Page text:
Pench is also famous for its leopards (formerly the panther) and sloth bears. But this morning Mowgli’s two chuddy buddies — Bagheera the Black Panther and Baloo the Brown Bear — must be making merry in some other part of the jungle. Which may be why the langurs are so happy, bounding from tree to tree creating a big ruckus, munching on leaves, scattering twigs and dropping some on us. No wonder Baloo and Bagheera would be so pissed off by the fickle-minded, attention-seeking Bandar-log. Best to go by the wise Baloo’s advice to Mowgli: “We do not notice them even when they throw nuts and dirt on our heads.”

So we ignore the noisy langurs and move on. We pass by preening peacocks, jumpy chitals, a couple of contemplative Nilgais and some suspicious sambars till we reach the river Pench that flows unperturbed by all the hullabaloo around her. Some egrets and herons are wading in its serene waters. “In the afternoon, we will go to a place where you will see more birds,” Shree promises.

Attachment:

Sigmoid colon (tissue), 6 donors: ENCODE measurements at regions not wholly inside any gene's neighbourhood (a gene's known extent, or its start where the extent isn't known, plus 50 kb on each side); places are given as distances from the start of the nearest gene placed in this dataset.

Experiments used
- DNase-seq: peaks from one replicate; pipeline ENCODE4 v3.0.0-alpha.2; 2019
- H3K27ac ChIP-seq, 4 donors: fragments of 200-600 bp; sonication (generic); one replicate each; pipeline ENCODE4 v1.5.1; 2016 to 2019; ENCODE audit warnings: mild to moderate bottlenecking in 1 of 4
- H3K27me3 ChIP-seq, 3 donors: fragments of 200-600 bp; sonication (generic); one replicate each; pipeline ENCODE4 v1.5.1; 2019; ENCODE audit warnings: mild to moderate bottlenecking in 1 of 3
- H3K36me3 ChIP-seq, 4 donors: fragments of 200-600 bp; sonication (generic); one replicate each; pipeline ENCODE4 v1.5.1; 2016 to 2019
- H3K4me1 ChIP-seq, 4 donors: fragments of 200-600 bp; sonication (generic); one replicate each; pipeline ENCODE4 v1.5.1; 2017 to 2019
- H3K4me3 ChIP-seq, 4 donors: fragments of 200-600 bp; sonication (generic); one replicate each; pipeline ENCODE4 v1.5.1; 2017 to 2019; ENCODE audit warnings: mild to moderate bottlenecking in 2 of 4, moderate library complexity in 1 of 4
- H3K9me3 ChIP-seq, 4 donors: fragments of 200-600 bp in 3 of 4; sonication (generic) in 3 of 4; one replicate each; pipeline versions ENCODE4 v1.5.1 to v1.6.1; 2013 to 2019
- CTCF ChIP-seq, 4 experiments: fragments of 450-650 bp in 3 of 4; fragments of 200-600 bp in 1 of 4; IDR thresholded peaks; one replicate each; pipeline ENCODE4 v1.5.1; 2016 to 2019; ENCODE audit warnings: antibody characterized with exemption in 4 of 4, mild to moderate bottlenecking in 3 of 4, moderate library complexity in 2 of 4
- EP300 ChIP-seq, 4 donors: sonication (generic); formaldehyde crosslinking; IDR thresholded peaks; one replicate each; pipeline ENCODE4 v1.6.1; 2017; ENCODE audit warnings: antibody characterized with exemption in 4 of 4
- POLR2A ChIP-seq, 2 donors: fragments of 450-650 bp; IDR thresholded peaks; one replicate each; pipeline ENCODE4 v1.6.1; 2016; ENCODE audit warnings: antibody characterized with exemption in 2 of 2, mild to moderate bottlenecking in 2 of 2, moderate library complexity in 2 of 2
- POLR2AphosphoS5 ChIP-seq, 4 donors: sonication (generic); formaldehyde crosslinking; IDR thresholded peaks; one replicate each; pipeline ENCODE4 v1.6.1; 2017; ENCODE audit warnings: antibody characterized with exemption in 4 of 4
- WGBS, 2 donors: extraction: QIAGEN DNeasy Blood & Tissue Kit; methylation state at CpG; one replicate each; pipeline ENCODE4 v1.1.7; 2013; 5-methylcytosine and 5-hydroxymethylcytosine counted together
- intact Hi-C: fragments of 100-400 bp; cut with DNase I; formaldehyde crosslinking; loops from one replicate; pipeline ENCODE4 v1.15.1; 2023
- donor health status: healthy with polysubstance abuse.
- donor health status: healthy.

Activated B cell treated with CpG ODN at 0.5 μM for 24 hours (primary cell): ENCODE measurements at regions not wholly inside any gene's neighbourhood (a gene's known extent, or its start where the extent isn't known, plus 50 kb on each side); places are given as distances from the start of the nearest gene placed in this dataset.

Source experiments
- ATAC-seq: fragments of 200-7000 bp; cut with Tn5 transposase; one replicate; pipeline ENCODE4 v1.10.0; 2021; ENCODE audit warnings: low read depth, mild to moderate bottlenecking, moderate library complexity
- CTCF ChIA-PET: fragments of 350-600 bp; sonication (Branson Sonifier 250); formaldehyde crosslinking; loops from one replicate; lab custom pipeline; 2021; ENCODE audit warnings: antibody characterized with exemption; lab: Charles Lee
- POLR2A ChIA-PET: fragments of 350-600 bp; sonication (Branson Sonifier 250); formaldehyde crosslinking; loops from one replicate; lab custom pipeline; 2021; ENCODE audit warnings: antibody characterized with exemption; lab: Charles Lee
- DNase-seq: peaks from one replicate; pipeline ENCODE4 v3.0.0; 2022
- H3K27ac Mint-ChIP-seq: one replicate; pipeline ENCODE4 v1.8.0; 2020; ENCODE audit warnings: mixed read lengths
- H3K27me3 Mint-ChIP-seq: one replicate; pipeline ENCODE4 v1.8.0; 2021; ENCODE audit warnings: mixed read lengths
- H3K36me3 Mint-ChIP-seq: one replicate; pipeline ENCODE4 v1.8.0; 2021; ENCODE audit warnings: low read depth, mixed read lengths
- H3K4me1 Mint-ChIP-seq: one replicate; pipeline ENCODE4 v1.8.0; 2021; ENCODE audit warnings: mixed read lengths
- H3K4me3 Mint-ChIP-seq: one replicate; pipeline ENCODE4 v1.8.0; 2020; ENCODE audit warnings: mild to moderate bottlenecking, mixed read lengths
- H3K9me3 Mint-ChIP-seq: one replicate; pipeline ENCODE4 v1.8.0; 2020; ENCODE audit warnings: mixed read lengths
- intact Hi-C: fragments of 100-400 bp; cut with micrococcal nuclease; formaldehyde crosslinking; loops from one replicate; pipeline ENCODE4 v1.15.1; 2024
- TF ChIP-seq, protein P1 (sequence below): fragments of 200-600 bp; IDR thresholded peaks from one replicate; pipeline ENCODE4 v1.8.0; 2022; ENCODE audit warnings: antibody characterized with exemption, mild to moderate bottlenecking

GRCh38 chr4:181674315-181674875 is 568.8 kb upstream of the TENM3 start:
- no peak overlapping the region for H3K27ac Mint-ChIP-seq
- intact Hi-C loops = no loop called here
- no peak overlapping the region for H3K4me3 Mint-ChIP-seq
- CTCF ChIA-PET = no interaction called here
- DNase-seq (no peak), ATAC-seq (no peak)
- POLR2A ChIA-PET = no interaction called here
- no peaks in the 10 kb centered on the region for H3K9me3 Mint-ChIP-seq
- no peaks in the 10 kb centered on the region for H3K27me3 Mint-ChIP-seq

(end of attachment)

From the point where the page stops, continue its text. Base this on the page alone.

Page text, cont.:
Post-lunch and a nap, Shree drives me to Khoka Talab, a shallow lake nestled between the forest and the village. In the sunset glow, the still Talab is like a mirror into other worlds. Shree and I squat on its hard grassy bank, gazing into the horizon, sipping black coffee. Birds of all sorts are flying back home — kites, parakeets, storks, hornbills, Roufus Treepie... more than I can remember in this lifetime.

As we trot back to Shree’s weathered Gypsy, huge fruit bats fly past, almost grazing our heads. Night at Pench is almost on us and my mind starts playing tricks again. Would that be Mowgli peeping out of the bush, singing the Night-Song with Baloo and Bagheera….

Now Rann the Kite brings home the night
That Mang the Bat sets free
The herds are shut in byre and hut
For loosed till dawn are we.
This is the hour of pride and power
Talon and tush and claw
Oh, hear the call! — Good hunting all
That keep the Jungle Law!